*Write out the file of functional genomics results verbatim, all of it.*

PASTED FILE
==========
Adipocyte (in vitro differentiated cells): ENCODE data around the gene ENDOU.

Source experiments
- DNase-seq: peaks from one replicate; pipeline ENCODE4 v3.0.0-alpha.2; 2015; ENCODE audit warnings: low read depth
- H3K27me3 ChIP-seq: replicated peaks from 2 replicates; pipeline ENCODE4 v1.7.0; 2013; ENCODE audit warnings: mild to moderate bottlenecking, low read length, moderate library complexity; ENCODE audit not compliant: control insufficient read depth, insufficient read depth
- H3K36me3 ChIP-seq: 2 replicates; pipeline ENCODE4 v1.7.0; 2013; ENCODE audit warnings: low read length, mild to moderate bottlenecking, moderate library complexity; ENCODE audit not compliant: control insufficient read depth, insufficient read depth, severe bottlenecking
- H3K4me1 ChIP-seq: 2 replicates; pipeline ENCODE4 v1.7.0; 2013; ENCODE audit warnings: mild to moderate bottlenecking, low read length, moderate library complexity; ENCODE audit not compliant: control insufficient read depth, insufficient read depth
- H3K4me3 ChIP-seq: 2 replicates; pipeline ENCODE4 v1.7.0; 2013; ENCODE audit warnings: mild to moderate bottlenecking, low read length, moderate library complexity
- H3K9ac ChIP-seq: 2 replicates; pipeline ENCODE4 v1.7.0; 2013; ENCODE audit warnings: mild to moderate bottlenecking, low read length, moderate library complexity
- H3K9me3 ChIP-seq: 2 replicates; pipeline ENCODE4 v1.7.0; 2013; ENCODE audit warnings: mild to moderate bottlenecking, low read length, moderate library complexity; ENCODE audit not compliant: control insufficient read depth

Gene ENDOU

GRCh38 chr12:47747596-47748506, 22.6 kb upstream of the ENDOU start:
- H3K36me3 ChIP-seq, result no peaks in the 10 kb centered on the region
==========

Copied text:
Adipocyte (in vitro differentiated cells): ENCODE data around the gene ENDOU.

Source experiments
- DNase-seq: peaks from one replicate; pipeline ENCODE4 v3.0.0-alpha.2; 2015; ENCODE audit warnings: low read depth
- H3K27me3 ChIP-seq: replicated peaks from 2 replicates; pipeline ENCODE4 v1.7.0; 2013; ENCODE audit warnings: mild to moderate bottlenecking, low read length, moderate library complexity; ENCODE audit not compliant: control insufficient read depth, insufficient read depth
- H3K36me3 ChIP-seq: 2 replicates; pipeline ENCODE4 v1.7.0; 2013; ENCODE audit warnings: low read length, mild to moderate bottlenecking, moderate library complexity; ENCODE audit not compliant: control insufficient read depth, insufficient read depth, severe bottlenecking
- H3K4me1 ChIP-seq: 2 replicates; pipeline ENCODE4 v1.7.0; 2013; ENCODE audit warnings: mild to moderate bottlenecking, low read length, moderate library complexity; ENCODE audit not compliant: control insufficient read depth, insufficient read depth
- H3K4me3 ChIP-seq: 2 replicates; pipeline ENCODE4 v1.7.0; 2013; ENCODE audit warnings: mild to moderate bottlenecking, low read length, moderate library complexity
- H3K9ac ChIP-seq: 2 replicates; pipeline ENCODE4 v1.7.0; 2013; ENCODE audit warnings: mild to moderate bottlenecking, low read length, moderate library complexity
- H3K9me3 ChIP-seq: 2 replicates; pipeline ENCODE4 v1.7.0; 2013; ENCODE audit warnings: mild to moderate bottlenecking, low read length, moderate library complexity; ENCODE audit not compliant: control insufficient read depth

Gene ENDOU

GRCh38 chr12:47747596-47748506, 22.6 kb upstream of the ENDOU start:
- H3K36me3 ChIP-seq, result no peaks in the 10 kb centered on the region